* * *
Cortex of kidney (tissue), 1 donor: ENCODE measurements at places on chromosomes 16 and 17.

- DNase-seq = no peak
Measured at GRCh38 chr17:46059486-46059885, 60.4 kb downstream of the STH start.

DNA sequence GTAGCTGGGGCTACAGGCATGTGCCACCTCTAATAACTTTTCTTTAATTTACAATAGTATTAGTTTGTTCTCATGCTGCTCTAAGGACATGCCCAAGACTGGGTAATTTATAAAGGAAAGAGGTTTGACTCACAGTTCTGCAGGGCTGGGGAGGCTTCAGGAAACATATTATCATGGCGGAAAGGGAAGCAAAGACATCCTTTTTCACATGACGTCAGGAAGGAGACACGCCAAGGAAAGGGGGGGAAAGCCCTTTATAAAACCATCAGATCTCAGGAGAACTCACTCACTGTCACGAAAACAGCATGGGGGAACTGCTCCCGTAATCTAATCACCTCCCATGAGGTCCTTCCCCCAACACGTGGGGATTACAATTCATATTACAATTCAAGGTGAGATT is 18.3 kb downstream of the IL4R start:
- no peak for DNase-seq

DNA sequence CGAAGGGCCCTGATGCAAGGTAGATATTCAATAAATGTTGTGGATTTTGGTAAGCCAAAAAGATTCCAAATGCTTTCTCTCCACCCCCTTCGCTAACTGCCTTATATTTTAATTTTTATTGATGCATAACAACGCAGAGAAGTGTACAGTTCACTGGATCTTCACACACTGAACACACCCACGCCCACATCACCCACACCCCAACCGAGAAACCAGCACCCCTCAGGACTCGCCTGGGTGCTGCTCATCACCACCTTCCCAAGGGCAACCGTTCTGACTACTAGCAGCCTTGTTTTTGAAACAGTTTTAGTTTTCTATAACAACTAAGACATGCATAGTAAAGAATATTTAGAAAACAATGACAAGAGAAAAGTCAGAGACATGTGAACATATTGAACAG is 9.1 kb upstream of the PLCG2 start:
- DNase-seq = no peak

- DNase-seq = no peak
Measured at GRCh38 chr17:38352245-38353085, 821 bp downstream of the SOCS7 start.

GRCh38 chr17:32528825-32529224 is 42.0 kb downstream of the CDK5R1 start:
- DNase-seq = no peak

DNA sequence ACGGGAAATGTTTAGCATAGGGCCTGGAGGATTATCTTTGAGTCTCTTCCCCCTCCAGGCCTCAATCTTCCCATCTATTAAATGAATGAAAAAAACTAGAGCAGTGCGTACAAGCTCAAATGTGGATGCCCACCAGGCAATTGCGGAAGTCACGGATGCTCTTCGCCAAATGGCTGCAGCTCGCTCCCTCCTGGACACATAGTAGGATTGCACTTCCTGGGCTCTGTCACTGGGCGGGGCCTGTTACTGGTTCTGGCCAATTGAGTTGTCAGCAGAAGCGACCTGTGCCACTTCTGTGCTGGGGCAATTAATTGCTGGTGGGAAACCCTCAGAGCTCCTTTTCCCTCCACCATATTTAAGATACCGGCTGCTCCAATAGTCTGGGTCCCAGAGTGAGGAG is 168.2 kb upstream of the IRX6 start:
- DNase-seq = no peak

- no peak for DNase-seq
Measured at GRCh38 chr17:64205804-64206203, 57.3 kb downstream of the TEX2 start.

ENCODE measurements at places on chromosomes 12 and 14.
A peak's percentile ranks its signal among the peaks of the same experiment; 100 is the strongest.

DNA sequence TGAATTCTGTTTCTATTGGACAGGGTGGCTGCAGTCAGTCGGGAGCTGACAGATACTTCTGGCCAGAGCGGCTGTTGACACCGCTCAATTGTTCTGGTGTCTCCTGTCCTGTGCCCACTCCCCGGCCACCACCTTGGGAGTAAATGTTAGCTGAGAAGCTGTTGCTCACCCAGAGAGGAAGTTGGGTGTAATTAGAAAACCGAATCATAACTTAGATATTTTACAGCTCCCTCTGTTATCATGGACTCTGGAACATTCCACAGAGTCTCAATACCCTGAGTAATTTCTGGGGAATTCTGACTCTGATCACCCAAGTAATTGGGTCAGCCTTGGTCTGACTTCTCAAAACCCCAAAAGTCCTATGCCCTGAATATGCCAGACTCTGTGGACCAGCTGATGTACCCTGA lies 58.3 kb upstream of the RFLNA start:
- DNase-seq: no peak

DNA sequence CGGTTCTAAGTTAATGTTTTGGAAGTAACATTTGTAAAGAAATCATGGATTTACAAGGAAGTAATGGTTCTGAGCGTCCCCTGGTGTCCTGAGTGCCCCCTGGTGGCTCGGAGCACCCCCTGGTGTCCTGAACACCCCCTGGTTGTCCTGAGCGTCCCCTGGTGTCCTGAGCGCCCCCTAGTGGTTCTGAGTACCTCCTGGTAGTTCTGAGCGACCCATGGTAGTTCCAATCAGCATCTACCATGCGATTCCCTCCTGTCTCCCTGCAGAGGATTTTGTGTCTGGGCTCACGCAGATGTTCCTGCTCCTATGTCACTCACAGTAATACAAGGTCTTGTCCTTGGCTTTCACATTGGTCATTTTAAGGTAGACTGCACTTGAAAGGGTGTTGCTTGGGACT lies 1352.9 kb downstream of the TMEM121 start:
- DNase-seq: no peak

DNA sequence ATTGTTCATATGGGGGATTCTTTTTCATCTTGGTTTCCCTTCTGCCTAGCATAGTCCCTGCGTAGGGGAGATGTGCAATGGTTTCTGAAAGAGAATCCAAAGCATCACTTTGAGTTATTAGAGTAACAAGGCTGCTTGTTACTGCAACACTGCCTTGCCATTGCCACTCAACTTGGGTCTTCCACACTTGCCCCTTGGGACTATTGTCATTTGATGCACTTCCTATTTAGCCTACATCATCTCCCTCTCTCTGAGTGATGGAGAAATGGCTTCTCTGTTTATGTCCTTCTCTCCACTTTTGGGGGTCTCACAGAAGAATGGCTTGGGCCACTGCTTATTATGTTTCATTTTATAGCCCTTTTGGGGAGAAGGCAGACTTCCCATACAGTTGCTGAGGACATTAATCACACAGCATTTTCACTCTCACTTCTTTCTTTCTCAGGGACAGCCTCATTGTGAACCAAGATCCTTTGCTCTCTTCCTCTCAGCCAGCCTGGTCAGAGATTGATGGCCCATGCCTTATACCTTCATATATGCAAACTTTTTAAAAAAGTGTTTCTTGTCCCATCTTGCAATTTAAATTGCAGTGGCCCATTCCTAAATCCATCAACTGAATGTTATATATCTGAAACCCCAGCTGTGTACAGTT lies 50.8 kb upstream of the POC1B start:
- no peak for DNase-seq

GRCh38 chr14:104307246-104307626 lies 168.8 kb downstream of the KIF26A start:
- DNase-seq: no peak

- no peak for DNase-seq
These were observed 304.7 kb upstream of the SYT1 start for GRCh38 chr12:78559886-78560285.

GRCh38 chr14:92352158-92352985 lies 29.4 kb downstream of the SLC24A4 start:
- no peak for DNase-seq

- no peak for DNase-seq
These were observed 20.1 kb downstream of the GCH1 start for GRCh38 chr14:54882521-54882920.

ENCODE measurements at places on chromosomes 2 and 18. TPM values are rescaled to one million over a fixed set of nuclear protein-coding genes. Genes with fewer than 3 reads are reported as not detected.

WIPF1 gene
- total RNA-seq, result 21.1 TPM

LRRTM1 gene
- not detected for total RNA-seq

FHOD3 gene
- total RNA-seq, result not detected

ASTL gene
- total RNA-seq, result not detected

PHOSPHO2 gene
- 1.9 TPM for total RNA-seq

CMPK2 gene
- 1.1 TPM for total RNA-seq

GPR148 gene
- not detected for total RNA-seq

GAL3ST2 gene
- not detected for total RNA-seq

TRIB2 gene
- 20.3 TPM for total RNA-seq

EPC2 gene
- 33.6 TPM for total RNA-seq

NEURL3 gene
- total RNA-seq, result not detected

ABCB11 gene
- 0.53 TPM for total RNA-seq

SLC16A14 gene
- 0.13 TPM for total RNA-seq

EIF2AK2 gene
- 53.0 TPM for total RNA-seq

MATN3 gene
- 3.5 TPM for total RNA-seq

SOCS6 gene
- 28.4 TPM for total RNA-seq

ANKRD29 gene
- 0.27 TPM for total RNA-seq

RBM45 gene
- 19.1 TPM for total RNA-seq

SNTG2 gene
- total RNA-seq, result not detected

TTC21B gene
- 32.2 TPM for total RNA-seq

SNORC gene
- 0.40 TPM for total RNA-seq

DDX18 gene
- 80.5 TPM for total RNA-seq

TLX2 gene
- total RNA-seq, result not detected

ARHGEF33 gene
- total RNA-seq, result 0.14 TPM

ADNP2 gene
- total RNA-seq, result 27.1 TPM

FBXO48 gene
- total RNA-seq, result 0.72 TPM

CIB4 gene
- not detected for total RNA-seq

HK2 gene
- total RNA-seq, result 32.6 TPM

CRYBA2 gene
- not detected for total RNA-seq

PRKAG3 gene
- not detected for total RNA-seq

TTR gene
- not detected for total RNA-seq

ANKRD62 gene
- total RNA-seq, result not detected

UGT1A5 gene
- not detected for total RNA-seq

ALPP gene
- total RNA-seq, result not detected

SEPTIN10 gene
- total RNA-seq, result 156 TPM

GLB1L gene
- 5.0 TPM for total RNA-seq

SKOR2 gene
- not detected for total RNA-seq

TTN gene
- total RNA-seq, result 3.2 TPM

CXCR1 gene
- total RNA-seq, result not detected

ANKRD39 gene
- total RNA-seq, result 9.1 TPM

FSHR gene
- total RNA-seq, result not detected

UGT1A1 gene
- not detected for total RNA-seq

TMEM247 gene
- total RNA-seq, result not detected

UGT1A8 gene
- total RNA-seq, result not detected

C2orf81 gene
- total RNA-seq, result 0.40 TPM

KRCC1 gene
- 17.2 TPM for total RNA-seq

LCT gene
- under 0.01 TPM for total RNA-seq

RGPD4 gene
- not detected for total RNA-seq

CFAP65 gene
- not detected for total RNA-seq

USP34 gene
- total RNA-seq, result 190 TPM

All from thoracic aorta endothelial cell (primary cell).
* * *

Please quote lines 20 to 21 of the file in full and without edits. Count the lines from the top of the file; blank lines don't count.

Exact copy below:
DNA sequence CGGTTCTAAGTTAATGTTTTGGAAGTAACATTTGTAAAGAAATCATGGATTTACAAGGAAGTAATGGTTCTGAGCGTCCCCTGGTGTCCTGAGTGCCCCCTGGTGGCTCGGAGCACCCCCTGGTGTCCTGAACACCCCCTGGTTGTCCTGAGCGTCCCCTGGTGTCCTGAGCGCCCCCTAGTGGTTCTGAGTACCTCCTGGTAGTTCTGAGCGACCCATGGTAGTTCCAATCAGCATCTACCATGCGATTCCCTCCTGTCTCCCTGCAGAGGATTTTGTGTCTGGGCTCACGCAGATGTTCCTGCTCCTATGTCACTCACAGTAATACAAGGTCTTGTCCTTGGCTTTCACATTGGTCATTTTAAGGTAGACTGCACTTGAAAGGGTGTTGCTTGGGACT lies 1352.9 kb downstream of the TMEM121 start:
- DNase-seq: no peak